Reducing food and nutrition insecurity in South Asia requires—among many other things— greater long-term investment in agricultural research for development (AR4D). In an effort to strengthen the capacity of research systems in South Asia to invest effectively in this area, IFPRI and the Asia-Pacific Association of Agricultural Research Institutions (APAARI) collaborated with the national research systems of Bangladesh, India, and Nepal to closely example AR4D priorities in the region. The collaboration, carried out through a series of large-scale consultations and both country- and region-level analyses in 2012-13, highlights the urgent need for structural, institutional, and financial reforms throughout the region’s AR4D systems to accelerate inclusive growth and improve food security.
A recent policy brief resulting from this collaboration provides strategic insights that may help shape ongoing and future AR4D investments in the region—priorities that include more stable and longer-term spending on research by governments, reforms to the governance and management of research systems, stronger incentives for private sector participation, and increased cooperation between countries.
The brief also identifies major areas for reform, including a tripling AR4D spending from the present levels in all the countries, building partnerships and consortiums to intensify innovation in the agricultural sector, ensuring functional autonomy of national research systems through stronger policy support and de-bureaucratization, and strengthening human resources development with liberal funding and progressive training policies. The brief further points out the need for greater investment in research areas that are currently underrepresented in national and regional priorities, for example, natural resources management, value chain development, and the provision of farm inputs and services.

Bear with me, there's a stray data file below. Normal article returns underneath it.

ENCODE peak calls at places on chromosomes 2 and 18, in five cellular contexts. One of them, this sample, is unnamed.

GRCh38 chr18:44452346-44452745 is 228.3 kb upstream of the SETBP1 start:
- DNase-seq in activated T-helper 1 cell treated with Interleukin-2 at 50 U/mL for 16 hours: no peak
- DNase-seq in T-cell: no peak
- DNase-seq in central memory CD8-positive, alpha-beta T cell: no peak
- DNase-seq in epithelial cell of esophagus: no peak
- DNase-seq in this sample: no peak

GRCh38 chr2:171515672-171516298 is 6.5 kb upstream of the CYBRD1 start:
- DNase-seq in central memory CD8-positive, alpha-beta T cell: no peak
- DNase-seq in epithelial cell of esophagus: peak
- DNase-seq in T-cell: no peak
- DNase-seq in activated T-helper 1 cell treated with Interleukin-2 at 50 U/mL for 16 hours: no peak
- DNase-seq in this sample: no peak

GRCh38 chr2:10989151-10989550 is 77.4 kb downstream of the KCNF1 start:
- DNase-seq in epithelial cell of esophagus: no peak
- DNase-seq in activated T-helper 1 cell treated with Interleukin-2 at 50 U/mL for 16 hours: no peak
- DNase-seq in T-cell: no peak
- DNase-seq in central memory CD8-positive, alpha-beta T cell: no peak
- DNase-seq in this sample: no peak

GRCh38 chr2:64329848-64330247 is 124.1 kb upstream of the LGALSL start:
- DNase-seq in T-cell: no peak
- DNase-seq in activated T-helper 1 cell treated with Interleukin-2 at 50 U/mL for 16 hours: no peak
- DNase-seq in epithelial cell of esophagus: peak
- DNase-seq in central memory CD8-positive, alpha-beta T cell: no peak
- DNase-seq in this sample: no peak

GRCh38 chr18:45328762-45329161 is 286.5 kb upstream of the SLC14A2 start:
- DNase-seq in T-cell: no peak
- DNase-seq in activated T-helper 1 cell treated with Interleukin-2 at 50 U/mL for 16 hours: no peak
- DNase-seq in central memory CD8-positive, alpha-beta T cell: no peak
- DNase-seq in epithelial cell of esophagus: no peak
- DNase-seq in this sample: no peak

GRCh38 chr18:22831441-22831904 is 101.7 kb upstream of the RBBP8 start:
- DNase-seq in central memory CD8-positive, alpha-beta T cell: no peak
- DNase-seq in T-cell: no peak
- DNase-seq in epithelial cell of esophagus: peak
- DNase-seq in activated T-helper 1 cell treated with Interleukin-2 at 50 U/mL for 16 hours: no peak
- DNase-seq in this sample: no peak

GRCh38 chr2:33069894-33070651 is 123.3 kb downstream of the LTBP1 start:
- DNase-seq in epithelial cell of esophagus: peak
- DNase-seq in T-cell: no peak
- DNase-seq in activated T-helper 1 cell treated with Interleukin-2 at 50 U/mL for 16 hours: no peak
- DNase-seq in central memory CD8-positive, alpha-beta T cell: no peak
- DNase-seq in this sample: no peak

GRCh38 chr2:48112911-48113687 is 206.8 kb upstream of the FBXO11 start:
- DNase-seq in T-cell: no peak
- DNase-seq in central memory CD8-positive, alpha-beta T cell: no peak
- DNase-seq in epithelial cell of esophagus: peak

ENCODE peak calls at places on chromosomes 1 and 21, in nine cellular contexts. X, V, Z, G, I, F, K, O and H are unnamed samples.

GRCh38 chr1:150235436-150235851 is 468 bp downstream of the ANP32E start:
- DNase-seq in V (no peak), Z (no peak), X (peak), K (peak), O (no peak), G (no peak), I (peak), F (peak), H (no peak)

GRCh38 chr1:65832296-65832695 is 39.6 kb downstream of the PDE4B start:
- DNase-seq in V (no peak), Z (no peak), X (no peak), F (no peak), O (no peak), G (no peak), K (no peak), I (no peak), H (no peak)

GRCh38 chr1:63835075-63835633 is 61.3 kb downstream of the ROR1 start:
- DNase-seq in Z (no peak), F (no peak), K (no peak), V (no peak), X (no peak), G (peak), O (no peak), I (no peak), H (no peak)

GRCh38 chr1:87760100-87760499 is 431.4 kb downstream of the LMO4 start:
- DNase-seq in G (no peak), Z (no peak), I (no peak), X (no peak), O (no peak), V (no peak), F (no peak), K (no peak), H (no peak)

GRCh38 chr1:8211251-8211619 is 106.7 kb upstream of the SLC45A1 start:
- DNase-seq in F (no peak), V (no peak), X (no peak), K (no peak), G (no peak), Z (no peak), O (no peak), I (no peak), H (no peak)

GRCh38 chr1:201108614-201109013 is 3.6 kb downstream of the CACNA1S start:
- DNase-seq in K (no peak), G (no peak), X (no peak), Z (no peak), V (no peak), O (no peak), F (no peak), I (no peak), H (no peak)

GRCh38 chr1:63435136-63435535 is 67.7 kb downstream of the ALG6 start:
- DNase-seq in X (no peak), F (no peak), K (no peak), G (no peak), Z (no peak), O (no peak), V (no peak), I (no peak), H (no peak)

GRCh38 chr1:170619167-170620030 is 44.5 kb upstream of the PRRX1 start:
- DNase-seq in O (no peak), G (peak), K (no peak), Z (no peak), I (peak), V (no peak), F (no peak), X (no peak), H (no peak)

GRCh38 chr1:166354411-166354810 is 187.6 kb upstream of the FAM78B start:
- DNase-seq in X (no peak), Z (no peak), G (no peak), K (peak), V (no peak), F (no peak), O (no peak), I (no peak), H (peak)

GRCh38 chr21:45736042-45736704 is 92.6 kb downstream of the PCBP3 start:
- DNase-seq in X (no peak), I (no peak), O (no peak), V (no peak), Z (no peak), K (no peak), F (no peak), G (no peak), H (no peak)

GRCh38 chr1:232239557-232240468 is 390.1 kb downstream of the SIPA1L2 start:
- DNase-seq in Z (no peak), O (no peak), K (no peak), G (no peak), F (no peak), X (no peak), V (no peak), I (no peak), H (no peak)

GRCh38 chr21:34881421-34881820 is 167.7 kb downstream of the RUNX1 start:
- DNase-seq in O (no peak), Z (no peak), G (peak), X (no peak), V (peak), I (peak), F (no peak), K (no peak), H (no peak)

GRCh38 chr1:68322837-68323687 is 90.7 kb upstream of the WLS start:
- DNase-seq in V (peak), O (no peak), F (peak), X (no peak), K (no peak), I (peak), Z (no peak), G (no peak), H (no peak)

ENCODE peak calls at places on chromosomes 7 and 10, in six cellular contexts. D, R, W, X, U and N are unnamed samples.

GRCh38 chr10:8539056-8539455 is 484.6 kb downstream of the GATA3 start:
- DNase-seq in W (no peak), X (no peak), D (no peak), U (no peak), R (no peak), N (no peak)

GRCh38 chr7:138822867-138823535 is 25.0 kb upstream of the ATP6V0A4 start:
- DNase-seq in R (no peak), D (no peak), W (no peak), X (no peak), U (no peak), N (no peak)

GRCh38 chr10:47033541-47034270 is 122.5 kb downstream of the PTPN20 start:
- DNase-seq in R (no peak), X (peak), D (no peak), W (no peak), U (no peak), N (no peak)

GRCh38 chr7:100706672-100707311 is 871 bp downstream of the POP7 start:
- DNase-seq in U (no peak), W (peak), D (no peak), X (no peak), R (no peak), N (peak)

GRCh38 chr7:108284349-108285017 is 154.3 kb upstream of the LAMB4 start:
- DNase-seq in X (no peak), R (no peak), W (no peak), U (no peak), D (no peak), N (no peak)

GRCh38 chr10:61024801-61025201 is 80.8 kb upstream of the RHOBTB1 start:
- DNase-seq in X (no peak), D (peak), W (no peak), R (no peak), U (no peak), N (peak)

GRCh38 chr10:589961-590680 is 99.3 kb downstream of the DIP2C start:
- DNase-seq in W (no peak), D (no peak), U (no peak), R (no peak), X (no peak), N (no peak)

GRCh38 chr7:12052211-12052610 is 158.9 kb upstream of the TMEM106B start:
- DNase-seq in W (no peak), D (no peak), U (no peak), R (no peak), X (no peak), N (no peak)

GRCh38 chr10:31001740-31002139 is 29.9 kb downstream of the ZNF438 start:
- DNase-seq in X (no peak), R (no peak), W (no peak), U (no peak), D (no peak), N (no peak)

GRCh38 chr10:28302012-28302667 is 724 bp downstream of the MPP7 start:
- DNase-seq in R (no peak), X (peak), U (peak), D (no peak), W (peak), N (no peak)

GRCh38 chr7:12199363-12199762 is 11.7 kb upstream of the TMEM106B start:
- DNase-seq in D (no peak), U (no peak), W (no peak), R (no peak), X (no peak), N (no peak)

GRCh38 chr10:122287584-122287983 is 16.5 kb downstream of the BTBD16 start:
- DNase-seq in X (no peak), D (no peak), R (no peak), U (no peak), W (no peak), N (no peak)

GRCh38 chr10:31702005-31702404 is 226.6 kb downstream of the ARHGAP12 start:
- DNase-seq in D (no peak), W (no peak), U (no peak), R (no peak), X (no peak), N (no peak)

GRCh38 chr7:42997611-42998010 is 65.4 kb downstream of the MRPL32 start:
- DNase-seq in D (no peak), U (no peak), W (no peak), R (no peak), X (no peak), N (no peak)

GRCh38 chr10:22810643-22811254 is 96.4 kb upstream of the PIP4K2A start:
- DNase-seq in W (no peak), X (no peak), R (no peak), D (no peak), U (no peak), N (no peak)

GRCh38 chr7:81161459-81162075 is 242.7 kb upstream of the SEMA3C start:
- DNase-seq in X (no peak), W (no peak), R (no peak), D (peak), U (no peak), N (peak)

With greater, more stable, and longer-term commitments to AR4D, accompanied by significant systemic reforms and renewed priorities, governments, donors, entrepreneurs, and communities can do much to address the persistence food insecurity and poverty across South Asia. Stronger and more effective national research systems have a central role to play in this process.